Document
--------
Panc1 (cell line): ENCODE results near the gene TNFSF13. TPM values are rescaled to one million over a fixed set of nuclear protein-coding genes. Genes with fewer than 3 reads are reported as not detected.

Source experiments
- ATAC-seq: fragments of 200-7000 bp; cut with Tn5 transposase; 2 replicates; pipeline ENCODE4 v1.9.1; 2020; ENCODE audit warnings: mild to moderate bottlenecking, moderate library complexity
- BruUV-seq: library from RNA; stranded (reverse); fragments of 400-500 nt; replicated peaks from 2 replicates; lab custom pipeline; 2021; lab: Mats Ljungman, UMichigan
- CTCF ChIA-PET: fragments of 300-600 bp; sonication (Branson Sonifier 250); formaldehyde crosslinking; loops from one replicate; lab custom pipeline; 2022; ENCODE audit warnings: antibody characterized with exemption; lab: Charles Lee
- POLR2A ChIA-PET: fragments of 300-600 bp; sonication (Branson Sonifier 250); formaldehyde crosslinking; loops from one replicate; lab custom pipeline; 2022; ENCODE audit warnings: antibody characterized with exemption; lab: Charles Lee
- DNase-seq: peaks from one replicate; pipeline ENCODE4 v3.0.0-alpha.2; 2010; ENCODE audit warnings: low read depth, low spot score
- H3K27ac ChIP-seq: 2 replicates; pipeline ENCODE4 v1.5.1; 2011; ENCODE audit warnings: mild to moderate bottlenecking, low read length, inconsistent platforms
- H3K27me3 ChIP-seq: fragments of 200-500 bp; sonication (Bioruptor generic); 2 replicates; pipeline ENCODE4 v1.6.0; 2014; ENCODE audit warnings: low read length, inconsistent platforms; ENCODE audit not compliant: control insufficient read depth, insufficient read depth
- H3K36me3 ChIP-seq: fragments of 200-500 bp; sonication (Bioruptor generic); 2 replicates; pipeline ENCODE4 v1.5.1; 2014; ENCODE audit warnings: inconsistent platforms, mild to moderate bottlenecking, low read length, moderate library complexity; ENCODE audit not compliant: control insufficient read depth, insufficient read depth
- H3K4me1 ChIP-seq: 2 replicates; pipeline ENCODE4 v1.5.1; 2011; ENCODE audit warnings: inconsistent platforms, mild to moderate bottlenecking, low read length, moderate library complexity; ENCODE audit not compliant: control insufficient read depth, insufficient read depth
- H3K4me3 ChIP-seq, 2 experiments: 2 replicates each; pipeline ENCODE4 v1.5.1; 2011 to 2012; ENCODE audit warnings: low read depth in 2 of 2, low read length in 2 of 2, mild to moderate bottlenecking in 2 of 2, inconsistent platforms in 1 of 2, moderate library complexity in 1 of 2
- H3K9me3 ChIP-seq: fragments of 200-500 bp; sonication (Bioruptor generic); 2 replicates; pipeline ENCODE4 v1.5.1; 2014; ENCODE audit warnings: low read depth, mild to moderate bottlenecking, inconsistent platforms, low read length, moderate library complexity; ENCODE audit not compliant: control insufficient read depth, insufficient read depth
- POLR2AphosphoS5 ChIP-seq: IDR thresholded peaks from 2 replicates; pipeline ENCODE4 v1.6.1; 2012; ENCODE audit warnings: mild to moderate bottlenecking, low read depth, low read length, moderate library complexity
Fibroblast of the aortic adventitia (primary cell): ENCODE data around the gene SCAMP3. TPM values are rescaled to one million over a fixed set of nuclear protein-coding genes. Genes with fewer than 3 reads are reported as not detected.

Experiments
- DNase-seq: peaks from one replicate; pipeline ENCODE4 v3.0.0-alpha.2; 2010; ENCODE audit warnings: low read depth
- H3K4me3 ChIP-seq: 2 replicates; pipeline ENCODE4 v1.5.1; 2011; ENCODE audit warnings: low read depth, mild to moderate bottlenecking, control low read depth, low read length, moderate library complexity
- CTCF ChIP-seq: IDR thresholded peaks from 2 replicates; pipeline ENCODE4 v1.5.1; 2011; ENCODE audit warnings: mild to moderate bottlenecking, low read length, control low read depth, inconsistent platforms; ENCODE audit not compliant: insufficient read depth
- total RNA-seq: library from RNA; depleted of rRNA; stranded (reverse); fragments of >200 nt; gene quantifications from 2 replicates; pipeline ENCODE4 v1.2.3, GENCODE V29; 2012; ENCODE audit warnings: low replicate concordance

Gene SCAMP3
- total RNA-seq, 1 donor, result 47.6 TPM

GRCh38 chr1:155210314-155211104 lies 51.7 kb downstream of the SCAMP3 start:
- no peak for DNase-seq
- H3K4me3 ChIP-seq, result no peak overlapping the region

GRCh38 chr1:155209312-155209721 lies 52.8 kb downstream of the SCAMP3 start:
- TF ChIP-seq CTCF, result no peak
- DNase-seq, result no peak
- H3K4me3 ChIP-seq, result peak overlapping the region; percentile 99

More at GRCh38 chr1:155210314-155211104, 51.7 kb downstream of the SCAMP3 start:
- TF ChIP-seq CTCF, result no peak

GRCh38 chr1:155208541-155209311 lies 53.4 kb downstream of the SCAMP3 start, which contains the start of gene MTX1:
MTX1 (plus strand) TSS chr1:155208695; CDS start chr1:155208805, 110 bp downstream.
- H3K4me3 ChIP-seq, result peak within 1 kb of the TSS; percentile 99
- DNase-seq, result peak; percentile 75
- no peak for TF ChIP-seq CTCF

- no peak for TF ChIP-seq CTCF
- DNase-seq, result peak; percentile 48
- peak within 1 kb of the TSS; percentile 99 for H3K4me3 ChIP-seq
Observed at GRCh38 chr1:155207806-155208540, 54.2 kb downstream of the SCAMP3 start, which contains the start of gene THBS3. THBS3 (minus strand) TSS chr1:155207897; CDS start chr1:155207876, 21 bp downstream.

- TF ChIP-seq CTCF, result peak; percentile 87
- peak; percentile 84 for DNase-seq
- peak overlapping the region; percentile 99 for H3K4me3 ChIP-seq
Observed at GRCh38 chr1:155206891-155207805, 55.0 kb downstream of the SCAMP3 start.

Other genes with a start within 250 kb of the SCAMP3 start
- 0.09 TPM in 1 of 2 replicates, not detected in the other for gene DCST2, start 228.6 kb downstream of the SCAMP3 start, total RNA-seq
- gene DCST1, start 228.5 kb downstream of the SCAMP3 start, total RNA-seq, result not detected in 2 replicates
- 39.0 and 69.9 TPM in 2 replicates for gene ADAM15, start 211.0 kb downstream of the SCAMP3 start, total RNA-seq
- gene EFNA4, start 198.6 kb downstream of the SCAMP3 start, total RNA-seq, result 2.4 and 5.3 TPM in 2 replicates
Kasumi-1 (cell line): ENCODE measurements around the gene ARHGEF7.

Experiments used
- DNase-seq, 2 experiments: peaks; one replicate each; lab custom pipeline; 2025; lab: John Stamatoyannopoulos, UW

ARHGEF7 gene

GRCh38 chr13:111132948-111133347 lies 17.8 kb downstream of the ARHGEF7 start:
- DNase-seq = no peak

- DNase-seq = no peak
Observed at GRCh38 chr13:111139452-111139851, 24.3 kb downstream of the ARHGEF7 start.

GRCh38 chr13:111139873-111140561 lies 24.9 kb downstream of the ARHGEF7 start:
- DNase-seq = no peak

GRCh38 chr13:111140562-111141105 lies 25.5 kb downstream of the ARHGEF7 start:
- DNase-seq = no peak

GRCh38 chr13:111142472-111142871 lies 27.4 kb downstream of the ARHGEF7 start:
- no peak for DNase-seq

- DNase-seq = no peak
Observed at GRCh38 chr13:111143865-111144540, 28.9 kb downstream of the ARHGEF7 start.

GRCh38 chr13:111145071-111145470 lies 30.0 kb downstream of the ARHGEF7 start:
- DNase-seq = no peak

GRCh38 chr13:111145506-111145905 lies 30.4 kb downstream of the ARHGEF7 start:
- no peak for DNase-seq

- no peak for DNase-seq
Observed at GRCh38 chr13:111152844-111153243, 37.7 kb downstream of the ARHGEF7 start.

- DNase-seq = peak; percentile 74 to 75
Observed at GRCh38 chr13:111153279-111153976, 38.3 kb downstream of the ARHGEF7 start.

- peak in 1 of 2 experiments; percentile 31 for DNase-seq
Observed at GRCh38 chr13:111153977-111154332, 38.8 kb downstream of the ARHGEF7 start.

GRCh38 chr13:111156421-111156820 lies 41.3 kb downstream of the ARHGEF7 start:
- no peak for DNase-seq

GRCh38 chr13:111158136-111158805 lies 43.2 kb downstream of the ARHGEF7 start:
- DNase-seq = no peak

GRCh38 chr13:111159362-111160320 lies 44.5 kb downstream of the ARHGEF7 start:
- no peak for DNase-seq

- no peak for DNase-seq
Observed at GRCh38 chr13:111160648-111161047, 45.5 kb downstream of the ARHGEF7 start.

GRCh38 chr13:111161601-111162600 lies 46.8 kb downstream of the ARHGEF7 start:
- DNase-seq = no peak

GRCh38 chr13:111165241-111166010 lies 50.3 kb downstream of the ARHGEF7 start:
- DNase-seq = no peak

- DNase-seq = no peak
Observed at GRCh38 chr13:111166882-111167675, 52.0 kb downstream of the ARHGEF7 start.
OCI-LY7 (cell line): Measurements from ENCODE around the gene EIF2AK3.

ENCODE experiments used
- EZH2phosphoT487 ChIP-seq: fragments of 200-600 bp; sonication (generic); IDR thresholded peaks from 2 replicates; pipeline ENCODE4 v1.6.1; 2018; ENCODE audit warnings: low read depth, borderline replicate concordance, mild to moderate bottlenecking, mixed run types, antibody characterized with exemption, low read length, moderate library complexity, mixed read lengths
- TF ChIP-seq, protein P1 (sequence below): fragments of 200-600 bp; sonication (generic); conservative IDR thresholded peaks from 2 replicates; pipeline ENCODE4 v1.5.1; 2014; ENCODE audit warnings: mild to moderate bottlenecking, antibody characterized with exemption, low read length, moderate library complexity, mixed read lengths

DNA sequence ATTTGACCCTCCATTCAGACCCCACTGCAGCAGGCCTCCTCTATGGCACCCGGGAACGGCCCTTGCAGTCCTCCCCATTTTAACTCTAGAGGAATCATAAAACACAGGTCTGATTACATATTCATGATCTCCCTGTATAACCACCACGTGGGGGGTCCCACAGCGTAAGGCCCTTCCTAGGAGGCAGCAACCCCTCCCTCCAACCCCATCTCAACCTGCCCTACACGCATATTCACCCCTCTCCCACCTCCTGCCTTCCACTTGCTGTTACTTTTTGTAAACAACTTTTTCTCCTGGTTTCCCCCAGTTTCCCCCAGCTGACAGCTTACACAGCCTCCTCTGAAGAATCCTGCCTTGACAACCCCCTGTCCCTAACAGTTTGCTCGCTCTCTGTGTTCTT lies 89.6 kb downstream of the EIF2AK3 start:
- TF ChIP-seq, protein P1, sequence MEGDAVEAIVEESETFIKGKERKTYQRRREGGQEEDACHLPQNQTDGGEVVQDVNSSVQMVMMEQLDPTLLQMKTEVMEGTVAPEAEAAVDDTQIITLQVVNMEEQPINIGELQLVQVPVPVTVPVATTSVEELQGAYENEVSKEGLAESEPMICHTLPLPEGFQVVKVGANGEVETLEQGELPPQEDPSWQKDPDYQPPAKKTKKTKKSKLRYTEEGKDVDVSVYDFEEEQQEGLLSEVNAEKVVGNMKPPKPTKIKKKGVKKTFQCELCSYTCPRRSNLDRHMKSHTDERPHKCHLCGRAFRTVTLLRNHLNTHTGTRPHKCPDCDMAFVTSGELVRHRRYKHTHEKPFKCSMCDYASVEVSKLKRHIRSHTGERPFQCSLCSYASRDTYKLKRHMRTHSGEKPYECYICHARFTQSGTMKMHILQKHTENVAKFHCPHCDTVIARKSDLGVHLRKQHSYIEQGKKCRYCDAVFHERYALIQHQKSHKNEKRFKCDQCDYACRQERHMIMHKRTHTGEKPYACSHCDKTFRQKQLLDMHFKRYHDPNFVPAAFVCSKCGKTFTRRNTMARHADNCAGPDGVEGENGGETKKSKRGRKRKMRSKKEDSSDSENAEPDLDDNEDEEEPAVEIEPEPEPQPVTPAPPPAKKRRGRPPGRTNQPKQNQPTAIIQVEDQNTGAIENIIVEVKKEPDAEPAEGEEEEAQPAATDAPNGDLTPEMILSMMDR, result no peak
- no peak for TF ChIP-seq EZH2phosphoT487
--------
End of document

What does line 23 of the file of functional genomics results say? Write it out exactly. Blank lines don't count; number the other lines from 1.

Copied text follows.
GRCh38 chr1:155210314-155211104 lies 51.7 kb downstream of the SCAMP3 start: